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LET’S TALK: Civic duty changes in strange '20

by Helaine Williams | November 1, 2020 at 2:28 a.m.

I saw the images of the early voters in other states and shook my head in admiration of their fortitude.

Yes, I could understand people's eagerness to vote in the 2020 presidential election, what with everyone having such strong political opinions and the side-eye being given to the mail-in voting process. And my husband, like so many this particular election, wanted to get the act of voting out of the way.

But, geesh, the stories and images of people waiting literally hours to vote threw me for a loop. With so many people voting early, why couldn't we just wait until Regular Voting Day ... which, of course, happens Tuesday? I figured that on Tuesday, there'd be so few people left to vote that we could do a quick in-and-outer. All we'd encounter would be a few tumbleweeds and 12th-hour campaign workers who'd force upon us brochures that we'd be invited to pitch into a specially marked trash can set up in the precinct. Why on earth didn't Dre want to wait for all that fun and adventure?

And besides, while waiting as long to cast my vote as some of those hardy souls waited, I figured I would need:

◼️ A portable chair for my moody lower back.

◼️ A portable restroom on a rolling, tow-able platform.

◼️ A portable air conditioner to mitigate hot flashes.

◼️ Coffee in some form.

◼️ A portable smoothie bar in case I happened to be in line at noon, the time of my first meal of the day for intermittent fasting.

◼️ Music to keep me in a good waiting mood.

Dre did agree that Day One of early voting would probably be akin to waiting to get on a ride during Free Admission Day at Disney World. We stayed away. Ditto on Day Two.

So on Oct. 21, we headed to early-vote at Central Arkansas Library System's Williams Library branch. We were a bit nearer the main early-voting venue, the Pulaski County Regional Building near Markham Street and Broadway. However, we feared a long line putting us out in the middle of one of those busy streets ... and in danger of becoming roadkill for drivers speeding to work or to Broadway's popular Fast Food Restaurant Row.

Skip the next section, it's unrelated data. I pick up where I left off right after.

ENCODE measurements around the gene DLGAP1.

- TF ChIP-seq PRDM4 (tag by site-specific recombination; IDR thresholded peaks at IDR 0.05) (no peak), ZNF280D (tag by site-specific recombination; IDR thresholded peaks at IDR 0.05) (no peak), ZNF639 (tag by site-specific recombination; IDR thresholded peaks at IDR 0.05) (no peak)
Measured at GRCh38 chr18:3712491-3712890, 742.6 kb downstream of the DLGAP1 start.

Our voting experience turned out to be roughly 90 minutes long. There was a line, but it actually had an end. Everybody was well behaved. I did have my to-go cup of coffee but managed to do without the folding chair (although it was in the car trunk nearby), the portable restroom, air conditioner and smoothie bar. As it happened, there was music. From across the street we were were serenaded by inspirational soul/R&B music from the '70s and the '80s. Harold Melvin and the Blue Notes told everybody to wake up. Whitney Houston told us the children were our future. Marvin Gaye asked us what was going on and implored us to "save the babies." The Singer I Shall Not Name — having caught flak as a writer for separating his musical talent from the crimes associated with him when he died in 2009 — reminded us that we need to be looking at the man in the mirror, asking him to change his ways.

Nowadays, the voting machines seem to get more sophisticated every election. From the real-school voting booths with the no-nonsense curtains and clanky levers, we went to those flimsy, blue plastic-dominated little stands. We'd take the string-attached pencils where, just like taking standardized tests at school, we'd fill in the little ovals for the candidates we voted for. (Bet those pencils were No. 2.) We'd then take our ballots to a scanner that greedily snatched the ballots from our fingers and whisked our votes into political history.

Last time I voted, there was a touch screen. This time, the screens were bigger and even more "Star Trek"-y. I was grateful that the material was large enough for older eyes to see, but yikes, there was no level of privacy: Someone could stand behind somebody, see who they voted for and potentially start a scene with their fellow citizen for "voting for that rat/crook/(bleep)." But nobody peeked and became upset at my voting choices. There was still a greedy scanning machine that snatched the ballots from our fingers and whisked our votes into political history. And that was that. We went home regretting only that we'd still have a couple of weeks of negative political TV commercials to endure.

To those of you waiting until the Big Day to cast your vote, may you do so without any trouble and may you not have been shamed by anyone rubbing in their "I voted early" sticker. May you especially not have encountered anyone rubbing it in with a homemade sticker bragging that "I stood seven hours in the heat, without having showered or put on makeup, to vote early." You're just as good as the early voters, darn it. Keep your head high. And God bless America.

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